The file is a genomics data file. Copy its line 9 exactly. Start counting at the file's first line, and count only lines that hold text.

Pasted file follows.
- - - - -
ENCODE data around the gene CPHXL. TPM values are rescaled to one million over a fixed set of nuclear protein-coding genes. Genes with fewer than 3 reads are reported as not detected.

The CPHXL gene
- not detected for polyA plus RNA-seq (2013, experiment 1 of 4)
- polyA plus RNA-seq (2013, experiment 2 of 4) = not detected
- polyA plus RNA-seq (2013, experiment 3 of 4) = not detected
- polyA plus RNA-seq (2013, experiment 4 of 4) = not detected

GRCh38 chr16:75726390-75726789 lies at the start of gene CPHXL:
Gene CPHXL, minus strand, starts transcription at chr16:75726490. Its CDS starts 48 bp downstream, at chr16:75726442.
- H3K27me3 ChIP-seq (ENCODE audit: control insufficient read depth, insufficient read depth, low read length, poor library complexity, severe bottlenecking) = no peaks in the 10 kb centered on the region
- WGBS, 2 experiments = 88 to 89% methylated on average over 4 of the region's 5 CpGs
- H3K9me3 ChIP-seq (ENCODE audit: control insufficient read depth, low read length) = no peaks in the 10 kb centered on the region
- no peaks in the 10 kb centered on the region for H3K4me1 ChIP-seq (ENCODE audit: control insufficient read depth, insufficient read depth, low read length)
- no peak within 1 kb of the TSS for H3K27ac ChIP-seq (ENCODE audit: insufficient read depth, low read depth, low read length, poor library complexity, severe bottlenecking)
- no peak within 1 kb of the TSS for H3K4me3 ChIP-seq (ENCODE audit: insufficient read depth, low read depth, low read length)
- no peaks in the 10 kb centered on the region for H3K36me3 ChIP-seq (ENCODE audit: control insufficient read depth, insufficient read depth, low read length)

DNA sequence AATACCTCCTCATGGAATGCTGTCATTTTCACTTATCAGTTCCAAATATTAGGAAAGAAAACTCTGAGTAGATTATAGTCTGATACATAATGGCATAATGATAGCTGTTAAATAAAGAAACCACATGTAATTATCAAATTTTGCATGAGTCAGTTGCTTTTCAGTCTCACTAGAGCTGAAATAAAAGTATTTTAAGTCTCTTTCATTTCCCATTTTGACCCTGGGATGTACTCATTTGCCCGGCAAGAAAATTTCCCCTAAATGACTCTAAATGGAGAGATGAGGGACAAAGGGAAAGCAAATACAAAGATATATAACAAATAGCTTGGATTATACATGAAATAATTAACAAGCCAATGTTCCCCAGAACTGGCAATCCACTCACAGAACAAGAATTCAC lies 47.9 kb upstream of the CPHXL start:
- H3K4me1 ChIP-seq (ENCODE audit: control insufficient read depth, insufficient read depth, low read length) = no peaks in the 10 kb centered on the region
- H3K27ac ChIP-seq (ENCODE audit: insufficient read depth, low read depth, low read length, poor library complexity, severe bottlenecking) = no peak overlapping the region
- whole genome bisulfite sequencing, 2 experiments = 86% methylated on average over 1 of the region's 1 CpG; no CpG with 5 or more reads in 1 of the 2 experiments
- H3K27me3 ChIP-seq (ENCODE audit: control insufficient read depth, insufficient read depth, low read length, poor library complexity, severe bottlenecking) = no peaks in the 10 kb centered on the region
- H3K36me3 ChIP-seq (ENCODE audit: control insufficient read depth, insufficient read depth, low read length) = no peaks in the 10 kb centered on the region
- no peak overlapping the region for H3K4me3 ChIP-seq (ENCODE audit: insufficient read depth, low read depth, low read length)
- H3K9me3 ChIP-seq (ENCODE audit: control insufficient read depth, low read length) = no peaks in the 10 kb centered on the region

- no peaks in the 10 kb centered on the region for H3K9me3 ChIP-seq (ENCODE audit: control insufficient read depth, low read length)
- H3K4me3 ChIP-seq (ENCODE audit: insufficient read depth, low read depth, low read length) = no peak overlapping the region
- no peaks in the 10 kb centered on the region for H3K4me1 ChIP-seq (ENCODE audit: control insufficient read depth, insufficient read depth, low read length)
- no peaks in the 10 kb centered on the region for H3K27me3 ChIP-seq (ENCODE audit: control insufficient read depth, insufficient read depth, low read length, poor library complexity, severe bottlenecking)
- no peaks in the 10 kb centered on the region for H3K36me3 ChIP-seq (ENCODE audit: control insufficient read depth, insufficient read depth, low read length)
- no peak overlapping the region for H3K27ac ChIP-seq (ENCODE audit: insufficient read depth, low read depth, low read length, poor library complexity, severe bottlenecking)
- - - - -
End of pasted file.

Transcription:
- H3K27me3 ChIP-seq (ENCODE audit: control insufficient read depth, insufficient read depth, low read length, poor library complexity, severe bottlenecking) = no peaks in the 10 kb centered on the region